This has to be an ego trip thing. Why else would you want people to think you were a slightly deranged, recently discharged patient from some upstate psychiatric hospital? To me, hands-free headsets are just one more bizarre cog in the machinery of an increasingly crazy, out-of-control world. While I love my blackberry and depend on my cell phone, I’m suffering from the Bluetooth blues right now. In my opinion, this is one technology that we’d be better off without.
The times, they are a changing, especially in the corner office.
Jonathan Schwartz, the new president and chief executive officer of Sun Microsystems, sports a ponytail in today’s New York Times photo. How cool is that? I’m not sure, but I have to believe Schwartz is the first official "long-hair" to join the exclusive Fortune 500 CEO club.
The hirsute leader’s unconventional appearance has to be unsettling to some of America’s more conservative business cultures (Disney and IBM come to mind). But, I think it’s totally liberating and very cool of Sun’s board to not care about Schwartz and his locks. For one thing, it fits the Silicon Valley/technology industry’s counter-culture philosophy. For another, it sets a nice tone for the corporate culture within Sun.
I remember working for a couple of CEO’s who would absolutely flip out if someone violated the unwritten dress code. One CEO went ape on a poor guy who once wore a pink shirt to the office and questioned his manhood right in front of the entire office. Another CEO counseled me to only buy my suits from Brooks Brothers and to steer clear of "….that Italian shit." He said Corporate America wore Brooks and expected its agency executives to do the same.
Happily, the times they are a changing. I, for one, am glad that Schwartz is on the scene and figuratively flinging his ponytail in the face of convention. If I had a few more locks to work with, I’d do the exact same thing.
Julia Hood’s editorial in today’s PRWeek raises some interesting and valid counterpoints to my post from last week on large agencies. As Julia knows, my original bone of contention concerned the out-of-proportion editorial coverage afforded to the big guys by her trade journal and others. And while there are exceptions to my comments about the dearth of innovation and thinking from big agencies (Ketchum and Edelman are notable exceptions), the fact remains that the big guys simply aren’t the best examples of today’s swift-moving, rapidly-changing marketplace. And, that’s a direct result of what I call the "holding company mentality." Having come from J. Walter Thompson before founding Peppercom with my partner, Ed, I know that the publicly-traded companies worry about:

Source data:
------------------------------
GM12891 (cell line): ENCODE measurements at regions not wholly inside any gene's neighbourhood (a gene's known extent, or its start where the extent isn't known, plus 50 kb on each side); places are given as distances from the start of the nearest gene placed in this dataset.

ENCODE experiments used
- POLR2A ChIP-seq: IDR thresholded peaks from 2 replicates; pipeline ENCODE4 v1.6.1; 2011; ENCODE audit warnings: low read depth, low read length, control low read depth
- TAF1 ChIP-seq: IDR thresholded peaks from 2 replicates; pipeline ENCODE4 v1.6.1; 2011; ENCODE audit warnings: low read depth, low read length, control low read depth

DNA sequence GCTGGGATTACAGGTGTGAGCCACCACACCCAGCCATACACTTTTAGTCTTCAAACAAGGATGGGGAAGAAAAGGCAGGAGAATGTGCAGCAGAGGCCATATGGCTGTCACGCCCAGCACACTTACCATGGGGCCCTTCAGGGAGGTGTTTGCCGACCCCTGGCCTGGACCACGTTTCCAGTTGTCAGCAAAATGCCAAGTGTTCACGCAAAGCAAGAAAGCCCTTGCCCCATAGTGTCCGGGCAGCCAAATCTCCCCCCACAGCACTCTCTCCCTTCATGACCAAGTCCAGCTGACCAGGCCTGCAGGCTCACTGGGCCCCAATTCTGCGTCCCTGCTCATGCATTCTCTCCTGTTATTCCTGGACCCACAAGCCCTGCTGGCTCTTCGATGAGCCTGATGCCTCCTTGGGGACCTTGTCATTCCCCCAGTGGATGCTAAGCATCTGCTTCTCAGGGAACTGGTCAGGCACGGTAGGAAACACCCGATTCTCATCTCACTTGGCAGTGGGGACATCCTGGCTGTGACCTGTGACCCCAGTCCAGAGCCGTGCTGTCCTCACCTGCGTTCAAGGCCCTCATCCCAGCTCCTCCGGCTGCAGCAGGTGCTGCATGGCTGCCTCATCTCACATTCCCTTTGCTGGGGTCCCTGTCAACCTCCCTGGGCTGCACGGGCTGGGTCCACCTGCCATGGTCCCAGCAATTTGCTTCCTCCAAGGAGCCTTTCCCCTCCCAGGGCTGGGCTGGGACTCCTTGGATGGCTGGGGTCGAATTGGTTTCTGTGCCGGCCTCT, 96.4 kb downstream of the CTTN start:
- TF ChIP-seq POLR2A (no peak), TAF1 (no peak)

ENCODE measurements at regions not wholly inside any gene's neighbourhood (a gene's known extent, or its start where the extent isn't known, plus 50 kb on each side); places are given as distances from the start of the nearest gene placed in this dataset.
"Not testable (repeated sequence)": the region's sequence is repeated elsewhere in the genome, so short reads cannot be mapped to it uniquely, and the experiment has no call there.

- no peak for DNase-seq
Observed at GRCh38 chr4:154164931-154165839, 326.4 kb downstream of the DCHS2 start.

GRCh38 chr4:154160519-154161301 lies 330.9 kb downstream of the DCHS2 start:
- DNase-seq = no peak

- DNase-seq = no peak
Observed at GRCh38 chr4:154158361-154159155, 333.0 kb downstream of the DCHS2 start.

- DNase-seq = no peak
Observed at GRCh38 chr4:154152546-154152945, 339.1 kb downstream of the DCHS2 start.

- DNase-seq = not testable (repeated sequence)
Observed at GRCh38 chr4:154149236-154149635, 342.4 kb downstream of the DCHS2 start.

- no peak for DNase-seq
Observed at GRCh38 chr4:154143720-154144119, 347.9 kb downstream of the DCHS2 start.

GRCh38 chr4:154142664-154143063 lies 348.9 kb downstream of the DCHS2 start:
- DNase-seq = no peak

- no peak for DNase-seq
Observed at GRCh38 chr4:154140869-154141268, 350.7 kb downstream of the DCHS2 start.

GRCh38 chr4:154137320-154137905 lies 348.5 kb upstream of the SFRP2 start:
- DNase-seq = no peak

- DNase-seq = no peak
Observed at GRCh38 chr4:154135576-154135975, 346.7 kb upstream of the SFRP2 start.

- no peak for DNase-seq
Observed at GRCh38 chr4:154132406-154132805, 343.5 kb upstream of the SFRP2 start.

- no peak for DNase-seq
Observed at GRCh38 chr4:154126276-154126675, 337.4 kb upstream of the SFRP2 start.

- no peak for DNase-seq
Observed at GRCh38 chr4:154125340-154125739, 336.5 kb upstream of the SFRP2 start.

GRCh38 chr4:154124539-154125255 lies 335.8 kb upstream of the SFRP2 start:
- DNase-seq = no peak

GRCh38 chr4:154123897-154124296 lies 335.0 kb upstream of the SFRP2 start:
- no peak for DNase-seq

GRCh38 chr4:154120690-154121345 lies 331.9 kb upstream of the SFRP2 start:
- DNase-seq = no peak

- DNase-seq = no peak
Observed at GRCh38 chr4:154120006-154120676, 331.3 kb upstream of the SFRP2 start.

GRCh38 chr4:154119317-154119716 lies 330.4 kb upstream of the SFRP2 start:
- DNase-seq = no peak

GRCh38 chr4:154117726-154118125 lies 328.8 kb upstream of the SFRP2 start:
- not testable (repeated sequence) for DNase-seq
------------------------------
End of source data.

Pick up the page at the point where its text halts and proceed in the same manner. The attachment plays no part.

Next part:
1.) their stock price
2.) their overhead expenses
3.) their profitability
Notice I didn’t mention the client or agency employees in my list.
While all firms worry about the cost of doing business, the WPPs, Omnicoms and Interpublics of the world exert tremendous pressure on their respective agencies to tow the financial line (which, by necessity forces them to allocate time to satisfying their owners first and their clients and employees second). This sort of pressure also creates a "quarter-by-quarter" management mentality and an environment in which offices with separate P&L’s will often battle over the same client dollar. As a result, we’re seeing very little innovation from large agencies and, from what I hear, dramatically reduced management development programs. Why? Because R&D and management training are expense items.
At the same time, we’re not seeing any serious industry thought leadership from most of the big agencies. Why? Because to speak out too loudly is to rock the boat. And as the Nick Naylor character in "Thank you for Smoking" said, "We all have mortgages to pay." So, Julia, while I expect you to continue to cover the big guys in full-page spreads, give some thought to similar-sized profiles of people like Phil Nardone, Mark Raper and Jennifer Prosek. These are the people who, if asked, would place the client and their own employees at the top of their lists of business concerns. They’re also the people who are reinventing the business to develop new service offerings and future leaders.